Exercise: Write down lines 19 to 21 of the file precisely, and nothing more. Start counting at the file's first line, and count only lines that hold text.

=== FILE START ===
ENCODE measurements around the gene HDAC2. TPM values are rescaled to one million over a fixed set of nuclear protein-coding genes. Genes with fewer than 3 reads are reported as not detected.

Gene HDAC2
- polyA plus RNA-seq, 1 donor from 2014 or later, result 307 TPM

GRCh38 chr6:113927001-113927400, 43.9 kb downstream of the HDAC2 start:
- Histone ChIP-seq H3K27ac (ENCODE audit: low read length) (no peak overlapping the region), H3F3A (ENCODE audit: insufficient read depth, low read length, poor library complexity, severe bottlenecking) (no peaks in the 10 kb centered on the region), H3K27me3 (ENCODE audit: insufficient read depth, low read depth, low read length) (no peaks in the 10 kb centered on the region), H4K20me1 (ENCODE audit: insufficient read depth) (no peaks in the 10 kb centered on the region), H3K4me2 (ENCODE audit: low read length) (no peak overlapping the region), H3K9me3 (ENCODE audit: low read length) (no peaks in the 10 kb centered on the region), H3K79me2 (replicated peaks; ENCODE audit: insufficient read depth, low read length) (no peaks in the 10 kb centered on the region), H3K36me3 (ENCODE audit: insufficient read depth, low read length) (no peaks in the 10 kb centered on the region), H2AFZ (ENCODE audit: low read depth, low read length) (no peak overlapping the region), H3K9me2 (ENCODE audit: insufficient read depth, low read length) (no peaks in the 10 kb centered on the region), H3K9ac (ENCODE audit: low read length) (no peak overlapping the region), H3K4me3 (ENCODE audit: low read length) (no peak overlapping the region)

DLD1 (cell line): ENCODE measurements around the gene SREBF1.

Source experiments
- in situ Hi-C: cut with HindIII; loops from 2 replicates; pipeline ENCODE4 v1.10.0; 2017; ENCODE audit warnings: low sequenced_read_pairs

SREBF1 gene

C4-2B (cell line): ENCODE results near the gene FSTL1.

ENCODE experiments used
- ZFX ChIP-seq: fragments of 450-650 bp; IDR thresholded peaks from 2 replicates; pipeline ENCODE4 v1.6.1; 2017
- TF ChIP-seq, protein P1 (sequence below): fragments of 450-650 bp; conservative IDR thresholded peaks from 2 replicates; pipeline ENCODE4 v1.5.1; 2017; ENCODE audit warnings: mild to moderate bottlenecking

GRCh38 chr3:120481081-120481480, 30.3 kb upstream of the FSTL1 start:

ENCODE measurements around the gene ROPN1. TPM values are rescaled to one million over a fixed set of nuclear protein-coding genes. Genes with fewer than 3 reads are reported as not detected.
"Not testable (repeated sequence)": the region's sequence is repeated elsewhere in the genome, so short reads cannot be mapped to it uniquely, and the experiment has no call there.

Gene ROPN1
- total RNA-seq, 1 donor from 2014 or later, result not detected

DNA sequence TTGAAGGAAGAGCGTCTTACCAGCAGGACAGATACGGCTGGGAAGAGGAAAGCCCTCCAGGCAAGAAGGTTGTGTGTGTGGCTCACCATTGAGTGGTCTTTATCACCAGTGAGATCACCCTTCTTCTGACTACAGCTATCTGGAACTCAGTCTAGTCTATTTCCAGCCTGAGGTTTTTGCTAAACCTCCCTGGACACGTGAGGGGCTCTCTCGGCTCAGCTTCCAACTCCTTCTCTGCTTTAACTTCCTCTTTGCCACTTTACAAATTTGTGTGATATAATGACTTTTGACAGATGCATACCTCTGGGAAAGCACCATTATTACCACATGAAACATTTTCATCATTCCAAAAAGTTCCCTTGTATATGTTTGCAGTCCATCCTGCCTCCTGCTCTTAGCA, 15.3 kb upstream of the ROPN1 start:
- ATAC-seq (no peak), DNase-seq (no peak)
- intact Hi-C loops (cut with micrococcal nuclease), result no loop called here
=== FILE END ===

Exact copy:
DNA sequence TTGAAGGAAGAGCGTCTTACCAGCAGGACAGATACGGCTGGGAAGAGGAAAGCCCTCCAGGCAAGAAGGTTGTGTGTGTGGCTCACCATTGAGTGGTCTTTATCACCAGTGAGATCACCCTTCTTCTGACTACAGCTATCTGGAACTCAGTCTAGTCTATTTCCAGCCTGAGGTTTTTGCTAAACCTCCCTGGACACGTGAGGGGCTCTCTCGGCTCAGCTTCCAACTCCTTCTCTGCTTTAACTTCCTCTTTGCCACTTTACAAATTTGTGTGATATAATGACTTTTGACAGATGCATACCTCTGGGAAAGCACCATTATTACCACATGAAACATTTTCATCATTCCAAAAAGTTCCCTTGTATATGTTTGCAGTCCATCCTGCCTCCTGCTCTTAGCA, 15.3 kb upstream of the ROPN1 start:
- ATAC-seq (no peak), DNase-seq (no peak)
- intact Hi-C loops (cut with micrococcal nuclease), result no loop called here